If we construct a building where there’s no foundation, it’s not a surprise when the building collapses. A society that is supposed to emerge from a materialist theory of development cannot simply be willed into existence.

NG: Is that how you would summarize the experiences of Stalin and Mao—trying to force socialism into existence through political power?

LIU: Yes—utopia through the barrel of a gun.

In the beginning, Lenin himself believed socialism could not happen in an undeveloped place like Russia. He looked to revolution in advanced Germany and Austria to lead the way. When their revolutions aborted, the need to maintain state power persuaded Lenin to push aside the materialist science of Marxism and attempt to establish socialism in one backward country. The result was not true socialism.

Furthermore, there can’t be socialism without democracy. Gorbachev has now made this tenet of Marx into an influential slogan in the ussr—“More democracy means more socialism.” But over the last thirty years there has been less democracy and freedom in both China and the Soviet Union. This can’t be socialism.

NG: So, China has to develop, or redevelop, a market in order to build a more advanced economy before it can become truly socialist?

LIU: That was even Mao’s original theory. In fact, he named the postrevolutionary stage, during which market forces would develop the economy, “the new democratic phase.” In 1949, Mao said China’s “new democracy” would need fifteen to twenty years before it could change over into socialism. But in 1953, Mao wanted to be the leader of the world communist movement so he attempted to leap into socialism. He ignored the material reality and tried to rush into the “glorious future.”


NG: You sound very much like Abel Aganbegyan, an economic adviser to Gorbachev, who has remarked that everything since Lenin was a mistake!

LIU: Even though the Maoist course was premature and mistaken, there were achievements. We built heavy industry; culture and education advanced; the people’s standard of living was raised. But we paid a great price—twenty cents for something that should have cost only five cents.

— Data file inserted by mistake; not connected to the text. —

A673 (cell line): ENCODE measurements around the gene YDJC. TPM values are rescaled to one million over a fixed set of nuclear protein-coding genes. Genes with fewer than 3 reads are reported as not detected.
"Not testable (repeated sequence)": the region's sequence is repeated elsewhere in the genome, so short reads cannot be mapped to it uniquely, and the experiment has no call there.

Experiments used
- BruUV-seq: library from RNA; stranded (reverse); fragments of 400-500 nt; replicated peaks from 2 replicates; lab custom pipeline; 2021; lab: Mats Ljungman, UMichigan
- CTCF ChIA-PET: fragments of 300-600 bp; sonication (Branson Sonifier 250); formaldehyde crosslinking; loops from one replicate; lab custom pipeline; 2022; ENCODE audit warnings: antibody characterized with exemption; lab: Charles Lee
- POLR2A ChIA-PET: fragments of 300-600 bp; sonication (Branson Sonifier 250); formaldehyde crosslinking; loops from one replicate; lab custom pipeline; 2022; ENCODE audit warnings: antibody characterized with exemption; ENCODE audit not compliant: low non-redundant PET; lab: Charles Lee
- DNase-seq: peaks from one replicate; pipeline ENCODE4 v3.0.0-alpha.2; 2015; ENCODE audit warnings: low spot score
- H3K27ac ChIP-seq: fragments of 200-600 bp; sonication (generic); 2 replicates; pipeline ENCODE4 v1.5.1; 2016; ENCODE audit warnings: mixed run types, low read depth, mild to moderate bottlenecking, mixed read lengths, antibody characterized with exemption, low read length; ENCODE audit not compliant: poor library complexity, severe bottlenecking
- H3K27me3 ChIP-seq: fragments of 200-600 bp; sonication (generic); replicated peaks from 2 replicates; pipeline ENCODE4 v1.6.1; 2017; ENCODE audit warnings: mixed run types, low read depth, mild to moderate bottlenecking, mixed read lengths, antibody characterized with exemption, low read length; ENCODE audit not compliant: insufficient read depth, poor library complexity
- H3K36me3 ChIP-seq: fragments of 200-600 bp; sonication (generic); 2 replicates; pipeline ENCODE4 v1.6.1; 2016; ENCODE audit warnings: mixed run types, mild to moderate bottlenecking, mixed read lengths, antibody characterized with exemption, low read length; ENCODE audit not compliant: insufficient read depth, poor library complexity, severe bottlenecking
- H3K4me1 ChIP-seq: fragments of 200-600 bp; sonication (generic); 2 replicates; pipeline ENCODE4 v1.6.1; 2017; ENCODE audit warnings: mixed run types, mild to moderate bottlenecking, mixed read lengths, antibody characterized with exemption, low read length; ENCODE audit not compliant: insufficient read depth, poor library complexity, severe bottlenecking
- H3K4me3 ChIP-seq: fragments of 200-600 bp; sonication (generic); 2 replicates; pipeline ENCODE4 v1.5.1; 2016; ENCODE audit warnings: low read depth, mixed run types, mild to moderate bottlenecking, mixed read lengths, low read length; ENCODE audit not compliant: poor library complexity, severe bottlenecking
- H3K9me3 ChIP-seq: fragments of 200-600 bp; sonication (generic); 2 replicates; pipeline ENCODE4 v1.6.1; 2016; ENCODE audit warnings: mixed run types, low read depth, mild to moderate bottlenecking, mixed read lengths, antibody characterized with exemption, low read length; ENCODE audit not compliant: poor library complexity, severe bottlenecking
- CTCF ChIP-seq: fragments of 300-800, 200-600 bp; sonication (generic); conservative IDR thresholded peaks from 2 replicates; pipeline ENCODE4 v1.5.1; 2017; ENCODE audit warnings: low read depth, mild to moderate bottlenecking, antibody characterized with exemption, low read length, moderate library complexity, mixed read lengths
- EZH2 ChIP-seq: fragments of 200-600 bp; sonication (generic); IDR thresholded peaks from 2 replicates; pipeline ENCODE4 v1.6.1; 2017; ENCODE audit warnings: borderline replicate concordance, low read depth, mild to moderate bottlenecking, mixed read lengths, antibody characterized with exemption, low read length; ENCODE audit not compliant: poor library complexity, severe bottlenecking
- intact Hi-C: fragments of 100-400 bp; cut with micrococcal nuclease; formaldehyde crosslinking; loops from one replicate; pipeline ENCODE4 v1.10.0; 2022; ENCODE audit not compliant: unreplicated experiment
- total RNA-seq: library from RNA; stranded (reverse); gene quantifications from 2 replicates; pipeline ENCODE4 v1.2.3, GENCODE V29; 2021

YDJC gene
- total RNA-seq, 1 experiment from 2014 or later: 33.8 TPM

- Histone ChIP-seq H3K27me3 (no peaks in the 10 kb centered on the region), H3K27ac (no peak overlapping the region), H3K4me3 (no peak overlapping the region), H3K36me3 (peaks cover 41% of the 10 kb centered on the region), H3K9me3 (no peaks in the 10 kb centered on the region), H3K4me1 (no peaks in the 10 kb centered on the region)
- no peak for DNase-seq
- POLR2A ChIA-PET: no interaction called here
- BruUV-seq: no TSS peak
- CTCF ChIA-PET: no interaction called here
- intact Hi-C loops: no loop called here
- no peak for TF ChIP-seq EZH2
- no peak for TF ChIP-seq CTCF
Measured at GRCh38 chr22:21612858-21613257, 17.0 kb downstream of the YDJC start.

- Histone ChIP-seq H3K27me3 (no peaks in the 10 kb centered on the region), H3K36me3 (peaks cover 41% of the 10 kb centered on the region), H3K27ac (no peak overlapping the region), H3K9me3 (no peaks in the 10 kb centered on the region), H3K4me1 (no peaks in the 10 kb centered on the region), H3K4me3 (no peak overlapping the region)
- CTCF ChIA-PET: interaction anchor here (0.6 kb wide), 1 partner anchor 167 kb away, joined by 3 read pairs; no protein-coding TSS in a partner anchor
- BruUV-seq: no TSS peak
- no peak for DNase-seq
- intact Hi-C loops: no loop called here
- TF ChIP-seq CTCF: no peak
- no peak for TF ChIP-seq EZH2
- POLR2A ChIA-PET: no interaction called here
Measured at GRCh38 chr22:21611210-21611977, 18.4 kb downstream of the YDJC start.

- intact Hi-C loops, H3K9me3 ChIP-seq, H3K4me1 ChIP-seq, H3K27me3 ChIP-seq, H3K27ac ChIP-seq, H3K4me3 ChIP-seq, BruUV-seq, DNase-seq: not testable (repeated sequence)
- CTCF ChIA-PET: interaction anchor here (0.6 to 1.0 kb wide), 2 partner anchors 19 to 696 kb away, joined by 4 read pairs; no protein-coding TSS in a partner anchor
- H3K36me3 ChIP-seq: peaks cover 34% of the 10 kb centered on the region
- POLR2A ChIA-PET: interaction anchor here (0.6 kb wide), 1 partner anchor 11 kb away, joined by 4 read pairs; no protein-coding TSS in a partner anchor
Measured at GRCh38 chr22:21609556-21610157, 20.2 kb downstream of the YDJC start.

Perhaps our enormous suffering has contributed to humanity. We have taught other countries not to take our disastrous path.

NG: The price China must now pay for this tragic past is the deep disillusionment of today’s youth. What can a young person believe about the future in China?

LIU: So many of our youth have seen nothing good since they were born. Now, everything depends on the reform and democratization process, including reform of the Communist party itself. I believe our youth will gradually see that there is hope for China.


NG: What is the difference in outlook between a Chinese intellectual in 1956, at the time of the Hundred Flowers Campaign, and an intellectual now during the reform period?

LIU: There is a profound difference. In 1956 Chinese intellectuals still believed in the Party. Now they don’t.

Chinese intellectuals awoke in 1956 from the slumber of Stalinist “socialist realism,” in large part as a result of Khrushchev’s thaw in the Soviet Union. They realized then that idealizing life in literature and the arts had been a mistake. Instead of writing that everyone lived well, they now sought to depict life realistically, with all the contradictions and conflicts of socialist society that “realism” had attempted to suppress.